Steven H Shaha

University of Utah, Salt Lake City, Utah, United States

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Publications (11)21.08 Total impact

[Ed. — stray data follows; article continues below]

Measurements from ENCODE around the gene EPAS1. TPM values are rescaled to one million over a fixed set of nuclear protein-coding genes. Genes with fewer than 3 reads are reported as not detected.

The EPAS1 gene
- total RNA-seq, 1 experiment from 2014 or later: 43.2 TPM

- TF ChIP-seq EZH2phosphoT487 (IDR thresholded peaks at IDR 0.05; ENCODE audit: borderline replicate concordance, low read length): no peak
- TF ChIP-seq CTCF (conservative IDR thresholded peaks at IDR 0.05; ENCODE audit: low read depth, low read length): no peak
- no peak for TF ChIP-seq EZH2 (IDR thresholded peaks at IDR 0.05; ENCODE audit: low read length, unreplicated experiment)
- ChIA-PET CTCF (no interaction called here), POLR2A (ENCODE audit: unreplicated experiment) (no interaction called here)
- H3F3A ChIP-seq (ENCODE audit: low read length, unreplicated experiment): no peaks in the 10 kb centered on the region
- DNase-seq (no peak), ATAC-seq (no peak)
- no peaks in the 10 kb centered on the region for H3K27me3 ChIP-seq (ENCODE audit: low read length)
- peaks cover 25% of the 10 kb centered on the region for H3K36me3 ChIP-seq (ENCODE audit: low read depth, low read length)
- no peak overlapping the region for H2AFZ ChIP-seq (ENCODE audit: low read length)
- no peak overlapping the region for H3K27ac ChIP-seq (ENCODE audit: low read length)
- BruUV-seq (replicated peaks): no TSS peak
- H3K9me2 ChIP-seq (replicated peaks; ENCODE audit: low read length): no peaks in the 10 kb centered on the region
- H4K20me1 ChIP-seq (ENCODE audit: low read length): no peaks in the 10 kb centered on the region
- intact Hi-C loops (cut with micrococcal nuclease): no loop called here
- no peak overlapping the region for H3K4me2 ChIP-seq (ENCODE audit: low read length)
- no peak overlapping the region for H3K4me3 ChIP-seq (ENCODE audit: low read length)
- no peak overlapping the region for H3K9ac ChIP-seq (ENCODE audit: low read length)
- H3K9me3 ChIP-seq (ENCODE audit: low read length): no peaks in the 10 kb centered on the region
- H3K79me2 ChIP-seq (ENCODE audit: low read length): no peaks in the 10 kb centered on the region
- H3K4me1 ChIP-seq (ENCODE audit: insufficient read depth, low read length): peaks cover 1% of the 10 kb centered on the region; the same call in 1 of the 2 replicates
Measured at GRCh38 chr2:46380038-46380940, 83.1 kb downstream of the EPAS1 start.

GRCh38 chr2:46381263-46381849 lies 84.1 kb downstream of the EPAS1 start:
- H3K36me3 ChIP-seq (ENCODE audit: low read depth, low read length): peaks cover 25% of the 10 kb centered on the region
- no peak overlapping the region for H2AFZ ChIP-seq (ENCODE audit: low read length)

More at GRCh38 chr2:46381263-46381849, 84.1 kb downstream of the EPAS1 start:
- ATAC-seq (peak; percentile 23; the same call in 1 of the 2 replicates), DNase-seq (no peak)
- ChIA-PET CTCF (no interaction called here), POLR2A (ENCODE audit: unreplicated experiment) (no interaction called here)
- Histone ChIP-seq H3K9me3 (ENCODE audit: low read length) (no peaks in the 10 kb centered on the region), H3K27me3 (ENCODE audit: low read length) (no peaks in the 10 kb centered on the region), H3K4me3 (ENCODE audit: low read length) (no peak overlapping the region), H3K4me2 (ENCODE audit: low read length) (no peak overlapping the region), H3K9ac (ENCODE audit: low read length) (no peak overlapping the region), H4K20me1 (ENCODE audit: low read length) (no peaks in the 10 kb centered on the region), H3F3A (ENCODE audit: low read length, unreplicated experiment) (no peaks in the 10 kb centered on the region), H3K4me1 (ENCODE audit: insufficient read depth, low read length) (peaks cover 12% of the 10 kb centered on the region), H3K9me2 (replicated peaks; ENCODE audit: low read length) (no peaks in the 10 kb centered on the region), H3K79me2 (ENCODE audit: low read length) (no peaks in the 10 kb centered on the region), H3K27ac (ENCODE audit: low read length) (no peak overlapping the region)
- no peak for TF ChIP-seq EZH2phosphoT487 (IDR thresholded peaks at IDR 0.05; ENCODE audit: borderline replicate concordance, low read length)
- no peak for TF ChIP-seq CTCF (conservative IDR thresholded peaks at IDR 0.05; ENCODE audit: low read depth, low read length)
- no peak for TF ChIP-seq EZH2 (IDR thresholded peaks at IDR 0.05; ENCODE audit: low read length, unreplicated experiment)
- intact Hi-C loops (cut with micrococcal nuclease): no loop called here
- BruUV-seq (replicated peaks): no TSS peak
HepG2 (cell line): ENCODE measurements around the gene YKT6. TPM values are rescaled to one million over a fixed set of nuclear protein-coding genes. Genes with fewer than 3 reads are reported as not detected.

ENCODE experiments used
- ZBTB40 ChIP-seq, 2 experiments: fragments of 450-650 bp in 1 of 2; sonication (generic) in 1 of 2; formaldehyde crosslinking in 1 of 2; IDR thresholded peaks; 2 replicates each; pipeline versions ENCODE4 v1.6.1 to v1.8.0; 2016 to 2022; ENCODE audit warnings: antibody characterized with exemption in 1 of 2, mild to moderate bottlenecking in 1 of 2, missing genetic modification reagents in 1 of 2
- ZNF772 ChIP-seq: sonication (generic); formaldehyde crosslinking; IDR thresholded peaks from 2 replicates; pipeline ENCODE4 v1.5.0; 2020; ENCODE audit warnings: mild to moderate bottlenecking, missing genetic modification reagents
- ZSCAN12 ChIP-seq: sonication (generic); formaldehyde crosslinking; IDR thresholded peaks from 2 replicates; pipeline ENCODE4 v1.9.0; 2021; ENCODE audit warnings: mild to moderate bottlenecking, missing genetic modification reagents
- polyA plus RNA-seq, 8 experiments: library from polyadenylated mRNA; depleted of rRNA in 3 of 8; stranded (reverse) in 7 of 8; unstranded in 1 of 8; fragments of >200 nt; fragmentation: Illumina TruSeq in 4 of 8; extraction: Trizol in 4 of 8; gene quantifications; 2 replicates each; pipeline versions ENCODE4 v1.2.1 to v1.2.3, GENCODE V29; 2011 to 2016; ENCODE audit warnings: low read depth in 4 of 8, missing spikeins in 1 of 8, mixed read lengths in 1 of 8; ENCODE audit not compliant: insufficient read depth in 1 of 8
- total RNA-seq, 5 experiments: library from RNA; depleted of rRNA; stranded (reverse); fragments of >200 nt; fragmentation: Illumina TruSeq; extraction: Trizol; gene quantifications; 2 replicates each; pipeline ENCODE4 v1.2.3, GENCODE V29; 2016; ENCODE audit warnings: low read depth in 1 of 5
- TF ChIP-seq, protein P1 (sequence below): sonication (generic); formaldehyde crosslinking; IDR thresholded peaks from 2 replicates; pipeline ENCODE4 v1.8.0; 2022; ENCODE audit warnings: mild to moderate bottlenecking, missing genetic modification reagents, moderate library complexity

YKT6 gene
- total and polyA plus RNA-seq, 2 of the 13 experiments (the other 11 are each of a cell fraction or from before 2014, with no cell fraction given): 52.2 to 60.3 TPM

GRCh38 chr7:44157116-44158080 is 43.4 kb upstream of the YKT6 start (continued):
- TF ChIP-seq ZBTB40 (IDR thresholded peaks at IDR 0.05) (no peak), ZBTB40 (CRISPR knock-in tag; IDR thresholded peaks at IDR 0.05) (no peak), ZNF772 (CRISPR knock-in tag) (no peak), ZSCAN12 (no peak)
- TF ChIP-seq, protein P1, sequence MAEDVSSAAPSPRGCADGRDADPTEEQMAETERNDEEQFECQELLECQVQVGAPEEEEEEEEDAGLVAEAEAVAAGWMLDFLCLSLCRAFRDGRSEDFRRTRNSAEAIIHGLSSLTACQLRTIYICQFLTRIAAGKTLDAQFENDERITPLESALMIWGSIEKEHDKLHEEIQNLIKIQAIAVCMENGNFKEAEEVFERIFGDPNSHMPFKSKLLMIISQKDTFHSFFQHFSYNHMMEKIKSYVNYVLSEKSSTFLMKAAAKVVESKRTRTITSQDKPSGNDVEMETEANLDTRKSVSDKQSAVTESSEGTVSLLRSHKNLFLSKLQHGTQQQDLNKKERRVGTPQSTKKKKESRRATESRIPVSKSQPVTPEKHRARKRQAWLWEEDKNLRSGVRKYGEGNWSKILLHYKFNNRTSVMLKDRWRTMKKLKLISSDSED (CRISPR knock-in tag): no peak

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    ABSTRACT: Glenoid bone loss is a common finding in association with anterior shoulder instability. This loss has been identified as a predictor of failure after operative stabilization procedures. Historically, 20% to 25% has been accepted as the "critical" cutoff where glenoid bone loss should be addressed in a primary procedure. Few data are available, however, on lesser, "subcritical" amounts of bone loss (below the 20%-25% range) on functional outcomes and failure rates after primary arthroscopic stabilization for shoulder instability. To evaluate the effect of glenoid bone loss, especially in subcritical bone loss (below the 20%-25% range), on outcomes assessments and redislocation rates after an isolated arthroscopic Bankart repair for anterior shoulder instability. Cohort study; Level of evidence, 3. Subjects were 72 consecutive anterior instability patients (73 shoulders) who underwent isolated anterior arthroscopic labral repair at a single military institution by 1 of 3 sports medicine fellowship-trained orthopaedic surgeons. Data were collected on demographics, the Western Ontario Shoulder Instability (WOSI) score, Single Assessment Numeric Evaluation (SANE) score, and failure rates. Failure was defined as recurrent dislocation. Glenoid bone loss was calculated via a standardized technique on preoperative imaging. The average bone loss across the group was calculated, and patients were divided into quartiles based on the percentage of glenoid bone loss. Outcomes were analyzed for the entire cohort, between the quartiles, and within each quartile. Outcomes were then further stratified between those sustaining a recurrence versus those who remained stable. The mean age at surgery was 26.3 years (range, 20-42 years), and the mean follow-up was 48.3 months (range, 23-58 months). The cohort was divided into quartiles based on bone loss. Quartile 1 (n = 18) had a mean bone loss of 2.8% (range, 0%-7.1%), quartile 2 (n = 19) had 10.4% (range, 7.3%-13.5%), quartile 3 (n = 18) had 16.1% (range, 13.5%-19.8%), and quartile 4 (n = 18) had 24.5% (range, 20.0%-35.5%). The overall mean WOSI score was 756.8 (range, 0-2097). The mean WOSI score correlated with SANE scores and worsened as bone loss increased in each quartile. There were significant differences (P < .05) between quartile 1 (mean WOSI/SANE, 383.3/62.1) and quartile 2 (mean, 594.0/65.2), between quartile 2 and quartile 3 (mean, 839.5/52.0), and between quartile 3 and quartile 4 (mean, 1187.6/46.1). Additionally, between quartiles 2 and 3 (bone loss, 13.5%), the WOSI score increased to rates consistent with a poor clinical outcome. There was an overall failure rate of 12.3%. The percentage of glenoid bone loss was significantly higher among those repairs that failed versus those that remained stable (24.7% vs 12.8%, P < .01). There was no significant difference in failure rate between quartiles 1, 2, and 3, but there was a significant increase in failure (P < .05) between quartiles 1, 2, and 3 (7.3%) when compared with quartile 4 (27.8%). Notably, even when only those patients who did not sustain a recurrent dislocation were compared, bone loss was predictive of outcome as assessed by the WOSI score, with each quartile's increasing bone loss predictive of a worse functional outcome. While critical bone loss has yet to be defined for arthroscopic Bankart reconstruction, our data indicate that "critical" bone loss should be lower than the 20% to 25% threshold often cited. In our population with a high level of mandatory activity, bone loss above 13.5% led to a clinically significant decrease in WOSI scores consistent with an unacceptable outcome, even in patients who did not sustain a recurrence of their instability. © 2015 The Author(s).